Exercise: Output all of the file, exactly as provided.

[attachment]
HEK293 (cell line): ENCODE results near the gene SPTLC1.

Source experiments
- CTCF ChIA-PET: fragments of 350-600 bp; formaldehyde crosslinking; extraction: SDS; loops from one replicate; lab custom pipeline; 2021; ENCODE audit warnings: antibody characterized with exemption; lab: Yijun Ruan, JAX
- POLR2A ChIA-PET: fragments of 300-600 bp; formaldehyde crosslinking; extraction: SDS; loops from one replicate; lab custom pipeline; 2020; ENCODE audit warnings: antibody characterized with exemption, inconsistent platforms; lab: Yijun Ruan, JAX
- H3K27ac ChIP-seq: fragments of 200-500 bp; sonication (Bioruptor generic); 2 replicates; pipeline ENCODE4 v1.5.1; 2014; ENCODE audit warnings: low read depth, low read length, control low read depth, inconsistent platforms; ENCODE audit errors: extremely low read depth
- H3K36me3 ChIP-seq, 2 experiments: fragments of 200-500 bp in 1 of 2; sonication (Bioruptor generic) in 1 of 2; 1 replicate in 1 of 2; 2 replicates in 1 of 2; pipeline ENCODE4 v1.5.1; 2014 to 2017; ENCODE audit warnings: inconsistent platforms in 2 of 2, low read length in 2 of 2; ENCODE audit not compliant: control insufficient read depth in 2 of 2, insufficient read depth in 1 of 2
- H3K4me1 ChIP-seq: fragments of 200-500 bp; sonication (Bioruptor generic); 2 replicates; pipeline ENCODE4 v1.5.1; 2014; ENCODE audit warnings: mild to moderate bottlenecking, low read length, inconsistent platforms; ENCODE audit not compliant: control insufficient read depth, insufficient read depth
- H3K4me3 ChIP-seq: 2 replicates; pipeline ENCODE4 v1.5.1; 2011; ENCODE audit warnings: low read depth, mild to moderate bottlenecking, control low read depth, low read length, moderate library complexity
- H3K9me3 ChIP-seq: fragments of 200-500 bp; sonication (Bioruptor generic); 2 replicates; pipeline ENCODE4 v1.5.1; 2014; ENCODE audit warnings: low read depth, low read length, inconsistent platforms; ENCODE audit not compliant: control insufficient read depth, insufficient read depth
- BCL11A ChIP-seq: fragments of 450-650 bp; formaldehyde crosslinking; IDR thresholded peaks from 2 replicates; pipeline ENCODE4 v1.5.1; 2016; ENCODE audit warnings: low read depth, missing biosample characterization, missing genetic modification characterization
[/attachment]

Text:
HEK293 (cell line): ENCODE results near the gene SPTLC1.

Source experiments
- CTCF ChIA-PET: fragments of 350-600 bp; formaldehyde crosslinking; extraction: SDS; loops from one replicate; lab custom pipeline; 2021; ENCODE audit warnings: antibody characterized with exemption; lab: Yijun Ruan, JAX
- POLR2A ChIA-PET: fragments of 300-600 bp; formaldehyde crosslinking; extraction: SDS; loops from one replicate; lab custom pipeline; 2020; ENCODE audit warnings: antibody characterized with exemption, inconsistent platforms; lab: Yijun Ruan, JAX
- H3K27ac ChIP-seq: fragments of 200-500 bp; sonication (Bioruptor generic); 2 replicates; pipeline ENCODE4 v1.5.1; 2014; ENCODE audit warnings: low read depth, low read length, control low read depth, inconsistent platforms; ENCODE audit errors: extremely low read depth
- H3K36me3 ChIP-seq, 2 experiments: fragments of 200-500 bp in 1 of 2; sonication (Bioruptor generic) in 1 of 2; 1 replicate in 1 of 2; 2 replicates in 1 of 2; pipeline ENCODE4 v1.5.1; 2014 to 2017; ENCODE audit warnings: inconsistent platforms in 2 of 2, low read length in 2 of 2; ENCODE audit not compliant: control insufficient read depth in 2 of 2, insufficient read depth in 1 of 2
- H3K4me1 ChIP-seq: fragments of 200-500 bp; sonication (Bioruptor generic); 2 replicates; pipeline ENCODE4 v1.5.1; 2014; ENCODE audit warnings: mild to moderate bottlenecking, low read length, inconsistent platforms; ENCODE audit not compliant: control insufficient read depth, insufficient read depth
- H3K4me3 ChIP-seq: 2 replicates; pipeline ENCODE4 v1.5.1; 2011; ENCODE audit warnings: low read depth, mild to moderate bottlenecking, control low read depth, low read length, moderate library complexity
- H3K9me3 ChIP-seq: fragments of 200-500 bp; sonication (Bioruptor generic); 2 replicates; pipeline ENCODE4 v1.5.1; 2014; ENCODE audit warnings: low read depth, low read length, inconsistent platforms; ENCODE audit not compliant: control insufficient read depth, insufficient read depth
- BCL11A ChIP-seq: fragments of 450-650 bp; formaldehyde crosslinking; IDR thresholded peaks from 2 replicates; pipeline ENCODE4 v1.5.1; 2016; ENCODE audit warnings: low read depth, missing biosample characterization, missing genetic modification characterization